FORT WILLEM–King Willem-Alexander and Queen Máxima’s visit to St. Maarten may have only lasted for several hours on Saturday, but their appreciation for the work of frontline recovery workers and volunteers and their encouragement to keep strong to children and adults alike have left a lasting impression.
The royal couple had a private moment with a Hurricane Irma-displaced woman in the Festival Village booth she now calls her home. The woman greeted them outside her door with her two boys. After curtsying to both, she led them inside to see what’s left of her life’s possessions.
Though surrounded by a barrage of press, the royal couple was firm that the privacy of the jobless and virtually homeless woman be protected. They followed her indoors and the door was firmly shut. No photo or video captured the scene within, but the immense impression those brief moments made were very evident on the faces of the king and queen afterward.
The woman told The Daily Herald of her royal audience: “Just seeing her does me good. … It makes me feel positive.” She preferred to host such esteemed visitors under better circumstances and in her own home. This way though, “at least she sees in what kind of need we are,” the woman said of the queen.
In true Caribbean-style, the royals had a chat on the porch with Fort Willem resident Nilva St. Jago. There, they experienced first-hand how those with damaged, but still liveable homes were coping. The porch and part of the roof are protected by the ubiquitous blue tarpaulin and, as if for emphasis, a heavy shower of rain came down bringing with it the leaks.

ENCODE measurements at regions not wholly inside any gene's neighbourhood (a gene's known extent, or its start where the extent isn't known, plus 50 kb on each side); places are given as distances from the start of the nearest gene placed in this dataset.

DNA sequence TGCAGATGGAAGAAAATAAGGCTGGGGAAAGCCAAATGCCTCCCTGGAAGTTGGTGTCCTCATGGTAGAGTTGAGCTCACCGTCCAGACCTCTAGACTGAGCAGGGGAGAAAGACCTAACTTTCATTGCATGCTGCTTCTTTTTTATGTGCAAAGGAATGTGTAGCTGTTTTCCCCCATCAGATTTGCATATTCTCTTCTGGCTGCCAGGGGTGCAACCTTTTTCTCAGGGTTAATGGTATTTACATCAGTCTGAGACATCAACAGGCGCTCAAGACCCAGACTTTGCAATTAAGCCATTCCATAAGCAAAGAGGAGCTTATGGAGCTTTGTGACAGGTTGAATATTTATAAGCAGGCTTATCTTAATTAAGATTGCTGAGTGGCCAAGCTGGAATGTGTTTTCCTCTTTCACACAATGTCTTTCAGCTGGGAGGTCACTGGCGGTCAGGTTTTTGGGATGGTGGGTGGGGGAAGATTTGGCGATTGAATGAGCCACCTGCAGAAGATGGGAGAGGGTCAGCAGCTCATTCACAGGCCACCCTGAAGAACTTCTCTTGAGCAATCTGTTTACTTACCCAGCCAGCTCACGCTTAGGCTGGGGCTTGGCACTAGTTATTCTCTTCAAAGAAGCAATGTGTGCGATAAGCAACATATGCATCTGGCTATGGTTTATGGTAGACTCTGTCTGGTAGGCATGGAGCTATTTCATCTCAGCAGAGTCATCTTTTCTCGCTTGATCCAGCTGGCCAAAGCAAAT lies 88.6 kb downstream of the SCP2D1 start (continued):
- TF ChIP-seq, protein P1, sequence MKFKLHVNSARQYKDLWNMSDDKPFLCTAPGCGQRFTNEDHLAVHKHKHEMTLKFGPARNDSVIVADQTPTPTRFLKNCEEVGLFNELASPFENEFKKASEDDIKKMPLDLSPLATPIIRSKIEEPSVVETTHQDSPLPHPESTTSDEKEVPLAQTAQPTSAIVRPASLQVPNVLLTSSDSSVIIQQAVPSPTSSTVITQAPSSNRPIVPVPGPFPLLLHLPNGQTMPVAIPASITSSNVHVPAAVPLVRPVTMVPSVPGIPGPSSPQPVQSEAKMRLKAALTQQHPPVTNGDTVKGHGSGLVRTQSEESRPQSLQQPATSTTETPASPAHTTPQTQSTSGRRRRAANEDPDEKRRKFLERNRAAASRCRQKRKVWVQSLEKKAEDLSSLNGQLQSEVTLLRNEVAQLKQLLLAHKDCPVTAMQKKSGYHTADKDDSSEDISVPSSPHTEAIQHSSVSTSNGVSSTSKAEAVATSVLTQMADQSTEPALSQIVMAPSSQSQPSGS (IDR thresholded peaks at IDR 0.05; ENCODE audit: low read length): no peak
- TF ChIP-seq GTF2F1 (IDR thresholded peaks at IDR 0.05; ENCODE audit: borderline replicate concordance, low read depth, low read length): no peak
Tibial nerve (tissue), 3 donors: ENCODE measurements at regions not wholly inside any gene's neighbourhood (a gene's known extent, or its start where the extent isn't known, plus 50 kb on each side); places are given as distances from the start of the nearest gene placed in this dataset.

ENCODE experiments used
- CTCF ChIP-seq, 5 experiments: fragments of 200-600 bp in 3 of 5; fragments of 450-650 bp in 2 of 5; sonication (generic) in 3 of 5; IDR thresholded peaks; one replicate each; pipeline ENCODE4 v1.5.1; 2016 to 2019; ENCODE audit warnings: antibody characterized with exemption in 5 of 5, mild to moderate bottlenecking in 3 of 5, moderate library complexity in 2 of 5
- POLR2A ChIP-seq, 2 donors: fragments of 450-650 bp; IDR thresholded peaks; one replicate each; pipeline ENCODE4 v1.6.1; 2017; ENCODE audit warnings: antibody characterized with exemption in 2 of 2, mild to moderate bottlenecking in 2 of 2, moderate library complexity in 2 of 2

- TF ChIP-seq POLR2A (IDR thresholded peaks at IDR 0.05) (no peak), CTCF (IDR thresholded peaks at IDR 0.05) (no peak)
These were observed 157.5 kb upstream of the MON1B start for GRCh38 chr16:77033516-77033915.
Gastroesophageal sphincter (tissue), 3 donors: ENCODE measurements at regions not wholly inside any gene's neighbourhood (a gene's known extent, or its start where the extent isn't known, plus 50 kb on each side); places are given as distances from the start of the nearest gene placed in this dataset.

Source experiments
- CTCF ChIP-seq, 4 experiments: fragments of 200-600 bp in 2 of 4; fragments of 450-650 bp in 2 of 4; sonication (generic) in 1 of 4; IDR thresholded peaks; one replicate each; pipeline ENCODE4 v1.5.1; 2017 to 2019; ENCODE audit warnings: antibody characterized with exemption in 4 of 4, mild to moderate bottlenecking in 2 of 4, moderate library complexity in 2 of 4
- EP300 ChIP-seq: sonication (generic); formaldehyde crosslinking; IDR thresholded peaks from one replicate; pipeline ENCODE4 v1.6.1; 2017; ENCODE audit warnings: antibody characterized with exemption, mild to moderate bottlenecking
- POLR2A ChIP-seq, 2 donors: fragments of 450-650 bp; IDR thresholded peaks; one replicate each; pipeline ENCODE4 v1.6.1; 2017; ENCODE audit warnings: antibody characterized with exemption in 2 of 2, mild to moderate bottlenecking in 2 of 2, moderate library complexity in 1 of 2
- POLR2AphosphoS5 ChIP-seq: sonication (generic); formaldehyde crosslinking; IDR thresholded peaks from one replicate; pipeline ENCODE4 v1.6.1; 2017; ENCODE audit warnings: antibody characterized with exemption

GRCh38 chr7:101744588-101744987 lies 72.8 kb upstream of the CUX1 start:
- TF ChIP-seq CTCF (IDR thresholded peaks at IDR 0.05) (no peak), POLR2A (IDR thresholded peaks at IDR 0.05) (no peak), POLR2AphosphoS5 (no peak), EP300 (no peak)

The work of the White and Yellow Cross Foundation, the Dutch military and K1 Britannia covering house and roof repairs, food distribution and other assistance was shared on the porch with the royals.
This makeshift home visit and the chat on the porch were a far cry from the bubble of conversation, smiles and bout of shyness the royal couple encountered when they met Sister Regina Primary School pupils to get their critical review of the Red Cross’ school breakfast and lunch programme. They learned that the pasta was a hit!
The king and queen spent time chatting with the children about their breakfast habits and their meal routines pre-Irma. The queen, mother of three girls, made a strong case for vegetables, but her audience of tiny people was very vocal about these not being their referred food group.
Prior to meeting the children, in the courtyard of Sundial School where the meals are prepared, the royal couple reviewed the kitchen where the meals are prepared and chatted with volunteers about challenges and successes.
Education challenges before and after the hurricane was passionately shared by Charlotte Brookson Academy Director Claudette Forsythe-Labega in the tent school set up by the Dutch military on the ring road. Her story was of the determination of students, teachers and management in the face of insurmountable obstacles.